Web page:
To start with, I cached all activations on the run with a corrupted input but a clean neuron L5N1393, and started comparing the three. The obvious place to start was direct logit attribution of layers - MLP7 went from not mattering in either clean or corrupted to being significant?!

Digging into the MLP7 neurons and their direct logit attribution, I found that both clean and corrupted had a single, dominant, extremely negative neuron. But in the patched run, both were significantly suppressed. My guess was that this was some dropout solving circuit firing, and thus that MLP7 was mostly to deal with dropout - I subjectively decided this didn't seem that interesting and moved on. Interestingly, this is similar to how negative name movers in the Indirect Object Identification circuit act as backups - they significantly suppress the model's ability to do the task, but if you ablate the positive name movers they'll significantly reduce their negative effect to help compensate. (There it's likely a response to attention dropout)

It also significantly changed some layer 6 neurons, which seemed maybe more legit:

At this point I decided to pivot to just trying to interpret neuron L5N1393 itself, because it seemed interesting. And at this point I was pretty convinced that the model had interpretable (and maybe monosemantic?) neurons.

Looking at the direct logit attribution of the neuron, it strongly boosted C0 and slightly boosted D1 (one step diagonally down and right)

The next easiest place to start was max activating dataset examples - I initially felt an impulse to run the model across tens of thousands of games to collect the actual top dataset examples, but I realised this would be a headache and probably unnecessary. I had run the model for 50 games (thus 3000 moves) and decided to just inspect the neuron on the top 30 (1%) of games there.

I manually inspected a few, and then decided to aggregate the board state across the top 30 moves. I decided to try averaging "is non-empty", the actual board state (ie 1 for black, 0 for empty, -1 for white) and the flipped board state (ie 1 for mine, 0 for empty, -1 for their's) - this was kinda janky, since I wanted to distinguish "even probability of being white or black" and "always empty", but it seemed good enough to be useful.

I don't recall exactly how I had the idea for a flipped board state - I think a combination of doing a heatmap of which games/moves the neuron fired on and seeing that it wasn't a consistent parity between games, but it did alternate within a game. And inspecting the top few examples, and seeing that some had black at D1 and white at E2, and some had white at D1 and black at E2 (and already having identified that part of the board as important). I spent a bit of time stuck on figuring out how best to aggregate a flipped board state, before realising I could do the stupid thing of using a for loop to generate an alternating tensor of 1s and -1s and just multiply by it.

But now I had the flipped board state, it was pretty clear that this was the right way to interpret the neuron - it was literally 1 in D1 and -1 in E2 (here 1 meant "their's", because I hadn't realised I'd need a good convention). I looked at the max activating dataset examples for a few other neurons (taking the top 10 by norm in each layer) and saw a few others that were clean in the flipped state but not in the normal state, and this was enough to generate the idea that the relevant colour was "next" vs "previous" player (I only realised after the fact that "my" vs "their" colour was a cleaner interpretation, thanks to Chris Olah for this!)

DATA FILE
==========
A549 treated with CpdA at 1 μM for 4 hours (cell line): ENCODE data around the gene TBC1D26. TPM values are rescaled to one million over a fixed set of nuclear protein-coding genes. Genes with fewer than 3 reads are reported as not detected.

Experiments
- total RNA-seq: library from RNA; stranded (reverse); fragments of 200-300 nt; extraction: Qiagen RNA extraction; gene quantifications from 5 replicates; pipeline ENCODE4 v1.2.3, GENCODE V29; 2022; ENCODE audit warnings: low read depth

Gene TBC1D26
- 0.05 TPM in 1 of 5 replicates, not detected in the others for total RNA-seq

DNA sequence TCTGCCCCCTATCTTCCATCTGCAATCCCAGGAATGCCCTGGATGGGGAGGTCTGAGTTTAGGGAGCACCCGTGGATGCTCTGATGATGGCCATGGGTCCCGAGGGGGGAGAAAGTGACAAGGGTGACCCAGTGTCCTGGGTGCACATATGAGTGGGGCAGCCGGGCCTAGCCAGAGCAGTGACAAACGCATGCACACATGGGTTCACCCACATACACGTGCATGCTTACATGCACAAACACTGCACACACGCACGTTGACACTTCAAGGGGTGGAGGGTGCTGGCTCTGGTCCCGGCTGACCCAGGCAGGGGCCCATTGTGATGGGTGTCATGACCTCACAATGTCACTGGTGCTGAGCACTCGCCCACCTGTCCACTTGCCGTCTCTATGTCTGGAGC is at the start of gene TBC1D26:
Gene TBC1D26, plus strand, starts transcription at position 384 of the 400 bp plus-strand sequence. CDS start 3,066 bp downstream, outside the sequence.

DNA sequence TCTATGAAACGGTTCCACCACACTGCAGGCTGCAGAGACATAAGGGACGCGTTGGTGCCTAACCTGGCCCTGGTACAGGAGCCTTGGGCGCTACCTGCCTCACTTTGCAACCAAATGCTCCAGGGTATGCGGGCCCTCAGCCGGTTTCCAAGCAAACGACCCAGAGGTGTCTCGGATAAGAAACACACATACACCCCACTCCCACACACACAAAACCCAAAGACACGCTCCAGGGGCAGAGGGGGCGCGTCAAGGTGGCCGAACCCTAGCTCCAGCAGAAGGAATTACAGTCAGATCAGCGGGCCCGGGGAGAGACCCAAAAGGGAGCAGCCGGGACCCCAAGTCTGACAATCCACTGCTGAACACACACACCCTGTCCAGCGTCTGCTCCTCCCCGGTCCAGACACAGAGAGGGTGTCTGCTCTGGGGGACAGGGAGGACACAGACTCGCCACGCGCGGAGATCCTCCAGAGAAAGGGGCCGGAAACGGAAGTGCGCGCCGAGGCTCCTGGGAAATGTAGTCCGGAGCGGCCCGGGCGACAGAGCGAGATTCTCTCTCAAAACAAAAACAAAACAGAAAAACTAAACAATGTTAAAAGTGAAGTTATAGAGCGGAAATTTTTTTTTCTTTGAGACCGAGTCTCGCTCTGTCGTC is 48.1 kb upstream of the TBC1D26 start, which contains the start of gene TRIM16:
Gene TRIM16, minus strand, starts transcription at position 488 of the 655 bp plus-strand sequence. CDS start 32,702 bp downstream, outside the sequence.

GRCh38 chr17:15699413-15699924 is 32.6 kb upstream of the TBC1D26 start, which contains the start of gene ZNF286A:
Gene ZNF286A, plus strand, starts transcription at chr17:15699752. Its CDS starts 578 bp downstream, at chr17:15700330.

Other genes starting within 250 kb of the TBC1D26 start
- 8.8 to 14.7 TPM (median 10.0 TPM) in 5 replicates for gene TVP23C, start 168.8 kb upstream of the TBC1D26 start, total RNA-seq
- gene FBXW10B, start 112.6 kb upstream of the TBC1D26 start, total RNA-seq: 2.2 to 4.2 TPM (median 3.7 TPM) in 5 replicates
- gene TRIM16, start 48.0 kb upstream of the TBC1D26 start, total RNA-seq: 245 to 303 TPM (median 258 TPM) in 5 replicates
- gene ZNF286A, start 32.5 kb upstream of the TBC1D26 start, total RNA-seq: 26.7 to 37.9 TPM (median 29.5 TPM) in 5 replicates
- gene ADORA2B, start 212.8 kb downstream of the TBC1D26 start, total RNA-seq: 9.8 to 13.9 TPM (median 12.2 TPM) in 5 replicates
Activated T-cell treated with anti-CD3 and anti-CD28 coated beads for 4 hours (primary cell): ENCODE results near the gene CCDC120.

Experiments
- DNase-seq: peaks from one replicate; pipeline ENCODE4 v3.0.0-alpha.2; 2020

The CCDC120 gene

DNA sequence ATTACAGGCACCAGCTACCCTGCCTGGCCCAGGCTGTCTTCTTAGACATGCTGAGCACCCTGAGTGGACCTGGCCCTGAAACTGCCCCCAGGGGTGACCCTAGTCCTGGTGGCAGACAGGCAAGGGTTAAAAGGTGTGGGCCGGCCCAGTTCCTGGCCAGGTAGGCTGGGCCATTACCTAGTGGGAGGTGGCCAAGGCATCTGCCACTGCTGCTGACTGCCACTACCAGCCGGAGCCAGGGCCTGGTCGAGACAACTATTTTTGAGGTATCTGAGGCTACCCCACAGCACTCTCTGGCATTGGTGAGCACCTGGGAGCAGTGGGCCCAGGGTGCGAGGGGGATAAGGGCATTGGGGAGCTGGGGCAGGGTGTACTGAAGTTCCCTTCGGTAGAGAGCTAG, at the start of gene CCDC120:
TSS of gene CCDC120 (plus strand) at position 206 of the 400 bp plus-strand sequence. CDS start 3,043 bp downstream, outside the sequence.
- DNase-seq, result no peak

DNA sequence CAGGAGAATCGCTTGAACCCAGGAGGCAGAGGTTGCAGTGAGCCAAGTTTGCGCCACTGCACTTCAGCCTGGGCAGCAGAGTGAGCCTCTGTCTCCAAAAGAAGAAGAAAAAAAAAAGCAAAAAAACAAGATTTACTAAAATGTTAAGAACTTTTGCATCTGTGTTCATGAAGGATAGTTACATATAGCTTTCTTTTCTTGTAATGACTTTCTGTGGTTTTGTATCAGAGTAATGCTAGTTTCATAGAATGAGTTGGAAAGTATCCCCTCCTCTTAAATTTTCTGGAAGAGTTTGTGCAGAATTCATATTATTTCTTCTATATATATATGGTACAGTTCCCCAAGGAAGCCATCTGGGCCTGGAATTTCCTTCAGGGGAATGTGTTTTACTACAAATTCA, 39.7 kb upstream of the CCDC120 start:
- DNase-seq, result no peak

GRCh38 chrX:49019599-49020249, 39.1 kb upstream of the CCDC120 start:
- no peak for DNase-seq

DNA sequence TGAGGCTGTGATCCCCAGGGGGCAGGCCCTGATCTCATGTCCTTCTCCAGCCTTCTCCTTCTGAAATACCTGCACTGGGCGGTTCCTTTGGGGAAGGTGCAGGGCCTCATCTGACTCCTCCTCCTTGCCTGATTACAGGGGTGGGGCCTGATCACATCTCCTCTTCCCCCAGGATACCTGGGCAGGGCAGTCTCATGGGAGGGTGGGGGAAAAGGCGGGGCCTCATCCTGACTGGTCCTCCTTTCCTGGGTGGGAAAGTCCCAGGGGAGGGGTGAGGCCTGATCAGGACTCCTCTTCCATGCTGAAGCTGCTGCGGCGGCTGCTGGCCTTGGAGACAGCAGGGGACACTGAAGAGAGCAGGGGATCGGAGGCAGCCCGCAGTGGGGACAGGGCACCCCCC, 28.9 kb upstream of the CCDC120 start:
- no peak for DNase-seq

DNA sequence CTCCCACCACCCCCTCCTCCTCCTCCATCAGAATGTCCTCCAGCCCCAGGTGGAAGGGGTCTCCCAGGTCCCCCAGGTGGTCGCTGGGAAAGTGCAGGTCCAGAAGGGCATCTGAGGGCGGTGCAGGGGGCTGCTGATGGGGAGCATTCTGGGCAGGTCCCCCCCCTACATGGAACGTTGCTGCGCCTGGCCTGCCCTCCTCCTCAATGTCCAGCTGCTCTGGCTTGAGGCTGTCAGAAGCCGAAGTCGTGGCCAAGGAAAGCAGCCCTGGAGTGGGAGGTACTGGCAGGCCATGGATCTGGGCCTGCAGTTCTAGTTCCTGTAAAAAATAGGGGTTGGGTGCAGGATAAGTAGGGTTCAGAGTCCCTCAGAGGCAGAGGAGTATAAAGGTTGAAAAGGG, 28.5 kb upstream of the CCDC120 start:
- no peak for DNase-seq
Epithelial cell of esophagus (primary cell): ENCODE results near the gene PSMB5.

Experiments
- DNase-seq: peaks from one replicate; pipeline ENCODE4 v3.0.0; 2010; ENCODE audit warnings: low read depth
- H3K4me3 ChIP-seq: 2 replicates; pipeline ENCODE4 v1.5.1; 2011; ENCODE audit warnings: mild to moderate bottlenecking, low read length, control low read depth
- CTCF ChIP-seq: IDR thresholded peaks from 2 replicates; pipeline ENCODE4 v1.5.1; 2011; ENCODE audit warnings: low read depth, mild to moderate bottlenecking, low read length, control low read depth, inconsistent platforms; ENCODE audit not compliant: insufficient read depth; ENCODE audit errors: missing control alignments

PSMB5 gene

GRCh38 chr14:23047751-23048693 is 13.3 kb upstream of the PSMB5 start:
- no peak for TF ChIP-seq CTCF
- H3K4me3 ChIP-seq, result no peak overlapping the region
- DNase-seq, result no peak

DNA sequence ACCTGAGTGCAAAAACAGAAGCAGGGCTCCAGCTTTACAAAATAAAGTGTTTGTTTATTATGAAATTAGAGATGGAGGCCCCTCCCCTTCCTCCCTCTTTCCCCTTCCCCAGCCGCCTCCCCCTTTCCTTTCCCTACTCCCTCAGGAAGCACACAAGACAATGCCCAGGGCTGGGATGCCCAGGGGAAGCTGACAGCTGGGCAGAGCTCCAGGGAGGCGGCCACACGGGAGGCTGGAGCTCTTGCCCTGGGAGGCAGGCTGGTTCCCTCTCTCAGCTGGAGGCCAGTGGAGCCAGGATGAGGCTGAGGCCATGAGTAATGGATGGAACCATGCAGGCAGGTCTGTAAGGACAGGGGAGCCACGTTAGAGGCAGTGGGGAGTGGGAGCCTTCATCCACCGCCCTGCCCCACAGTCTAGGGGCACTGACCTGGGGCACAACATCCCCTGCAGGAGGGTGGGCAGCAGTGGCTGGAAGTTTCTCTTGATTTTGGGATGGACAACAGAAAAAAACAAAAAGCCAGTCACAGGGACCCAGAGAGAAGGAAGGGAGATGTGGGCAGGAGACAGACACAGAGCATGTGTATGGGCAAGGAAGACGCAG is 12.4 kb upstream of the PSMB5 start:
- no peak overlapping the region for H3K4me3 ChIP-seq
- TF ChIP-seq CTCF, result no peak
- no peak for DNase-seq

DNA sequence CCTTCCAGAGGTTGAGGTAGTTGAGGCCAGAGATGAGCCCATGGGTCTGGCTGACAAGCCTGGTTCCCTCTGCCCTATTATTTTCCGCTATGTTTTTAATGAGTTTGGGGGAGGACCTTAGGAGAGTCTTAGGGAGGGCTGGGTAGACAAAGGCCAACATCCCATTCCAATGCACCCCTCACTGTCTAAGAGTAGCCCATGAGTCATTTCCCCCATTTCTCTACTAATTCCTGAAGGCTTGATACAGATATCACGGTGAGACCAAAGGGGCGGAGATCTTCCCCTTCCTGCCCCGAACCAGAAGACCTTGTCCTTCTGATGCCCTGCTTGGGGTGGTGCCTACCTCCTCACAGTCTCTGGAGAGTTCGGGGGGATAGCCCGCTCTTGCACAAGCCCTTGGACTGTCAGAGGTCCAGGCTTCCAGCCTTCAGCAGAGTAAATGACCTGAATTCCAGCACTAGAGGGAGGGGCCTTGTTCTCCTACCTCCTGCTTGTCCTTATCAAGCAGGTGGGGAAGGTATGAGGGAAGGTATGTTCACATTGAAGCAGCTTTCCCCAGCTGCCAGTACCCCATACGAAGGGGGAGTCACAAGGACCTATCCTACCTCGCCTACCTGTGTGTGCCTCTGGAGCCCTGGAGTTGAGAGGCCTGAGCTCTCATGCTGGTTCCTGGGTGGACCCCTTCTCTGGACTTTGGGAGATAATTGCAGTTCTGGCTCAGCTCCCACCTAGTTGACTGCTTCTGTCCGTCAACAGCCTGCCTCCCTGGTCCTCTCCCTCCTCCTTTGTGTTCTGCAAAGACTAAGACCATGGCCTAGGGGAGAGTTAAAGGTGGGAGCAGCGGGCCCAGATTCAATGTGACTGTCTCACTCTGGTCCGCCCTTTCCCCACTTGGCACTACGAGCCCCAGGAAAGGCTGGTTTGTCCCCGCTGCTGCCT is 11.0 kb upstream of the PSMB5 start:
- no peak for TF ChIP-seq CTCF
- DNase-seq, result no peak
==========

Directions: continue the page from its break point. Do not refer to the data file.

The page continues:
This is literally written in my notes as (immediately after I briefly decided to go and do a deep dive on neuron L6N1339 instead lol)

Omg idea! Maybe linear probes suck because it's turn based - internal repns don't actually care about white or black, but training the probe across game move breaks things in a way that needs smth non-linear to patch

At this point my instincts said to go and validate the hypothesis properly, look at a bunch more neurons, etc. But I decided that in the spirit of being decisive and pursuing "big if true" hypotheses (and because at this point I was late for work) I'd just say YOLO and try training a linear probe under this model.

I'm particularly satisfied with this decision, since I felt a lot of perfectionism, that I would have normally pursued, and ignoring it in the interests of speed went great:

  • I'd never trained a probe before, and figured there's a bunch of standard gotchas I needed to learn - eg how to deal with imbalanced class sizes (corners are normally empty), setting up good controls etc
  • Getting a probe working on the flipped board state (across all moves) - this seemed like more of a pain to code so I just decided to do even and odd moves
  • Figuring out the right layer to probe on - I just picked layer 6 since it was late enough to feel safe, and I didn't want to spend time figuring out the right layer to probe on
  • I had no idea what the right optimiser or hyper-parameters for training a probe are (I just guessed AdamW with lr=1e-4,wd=1e-2,b1=0.9,b2=0.99 and batch size 100 which seemed to work)
  • Getting accuracy to work for the probe was a headache (it involved a bunch of fiddling with one hotting the state in the right way)
  • Getting good summary statistics of how the run was going - I decided to just have overall loss per probe, and then loss per probe on an arbitrary square (I think C2)
  • Figuring out how to get good performance on probe training - there's a bunch of optimisations around stopping the model once it gets to the right layer, turning off autodiff on the model parameters, etc, I just decided to not bother and do the simple thing that should work.

I somehow managed to write training code that was bug free on the first long training run, and could see from the training curves that my probes were obviously working! From here on, things felt pretty clear, and I found the results in the initial section on analysing the probe!

New Comment